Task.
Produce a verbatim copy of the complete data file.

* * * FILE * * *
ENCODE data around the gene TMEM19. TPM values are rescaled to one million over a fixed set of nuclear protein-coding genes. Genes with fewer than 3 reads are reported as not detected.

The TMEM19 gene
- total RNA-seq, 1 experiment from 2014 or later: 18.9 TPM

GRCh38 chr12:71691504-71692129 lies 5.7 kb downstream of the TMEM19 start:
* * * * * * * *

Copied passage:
ENCODE data around the gene TMEM19. TPM values are rescaled to one million over a fixed set of nuclear protein-coding genes. Genes with fewer than 3 reads are reported as not detected.

The TMEM19 gene
- total RNA-seq, 1 experiment from 2014 or later: 18.9 TPM

GRCh38 chr12:71691504-71692129 lies 5.7 kb downstream of the TMEM19 start: